The rule was inspired by the spirit of camaraderie in hair salons, said State Senator Bill Cunningham, one of the chief sponsors of the amendment. For some women, those salons are a safe space, where they can sit among other women, drop their guard and confide about life as their hair is braided or colored, or their nails trimmed and painted....So, it's a great place for government to plant informants.
The final version of the law, which was signed by Gov. Bruce Rauner in August, does not require salon workers to act on their suspicions, but helps them to recognize warning signs and provides them with resources to pass on to victims so they can get help — such as safe houses or hotlines — get restraining orders or get access to legal professionals....This gets my Big Government sounds like a creepy stalker tag.
The curriculum emphasizes the importance of letting clients take the lead in disclosing details about their personal lives....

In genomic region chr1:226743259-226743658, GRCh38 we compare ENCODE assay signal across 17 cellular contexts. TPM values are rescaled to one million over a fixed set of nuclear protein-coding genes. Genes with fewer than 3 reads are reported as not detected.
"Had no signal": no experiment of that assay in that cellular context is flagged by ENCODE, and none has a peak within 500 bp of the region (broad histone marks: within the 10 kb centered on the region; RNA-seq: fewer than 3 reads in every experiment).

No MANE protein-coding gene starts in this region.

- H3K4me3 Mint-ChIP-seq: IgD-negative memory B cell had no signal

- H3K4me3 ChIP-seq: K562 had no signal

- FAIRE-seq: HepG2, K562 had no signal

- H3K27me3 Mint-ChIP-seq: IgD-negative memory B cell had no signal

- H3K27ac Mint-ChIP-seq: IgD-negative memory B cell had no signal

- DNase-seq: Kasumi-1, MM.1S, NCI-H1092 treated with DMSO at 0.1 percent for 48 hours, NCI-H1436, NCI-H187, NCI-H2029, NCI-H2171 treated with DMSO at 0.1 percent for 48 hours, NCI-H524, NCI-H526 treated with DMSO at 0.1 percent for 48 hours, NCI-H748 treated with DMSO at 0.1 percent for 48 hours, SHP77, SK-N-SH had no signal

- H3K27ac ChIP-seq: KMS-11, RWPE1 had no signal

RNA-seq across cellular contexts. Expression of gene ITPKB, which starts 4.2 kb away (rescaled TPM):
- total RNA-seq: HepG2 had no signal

It's interesting that the state doesn't require salon workers to report anyone to the police or to social services. It's not like the way psychotherapists must submit to compulsion. But the state does require the training, repeated training, and it is willing to deprive hairdressers of their license — their livelihood — if they don't comply.
And do I detect condescension in the NYT's attitude toward the sort of women who find "camaraderie" in hair salons?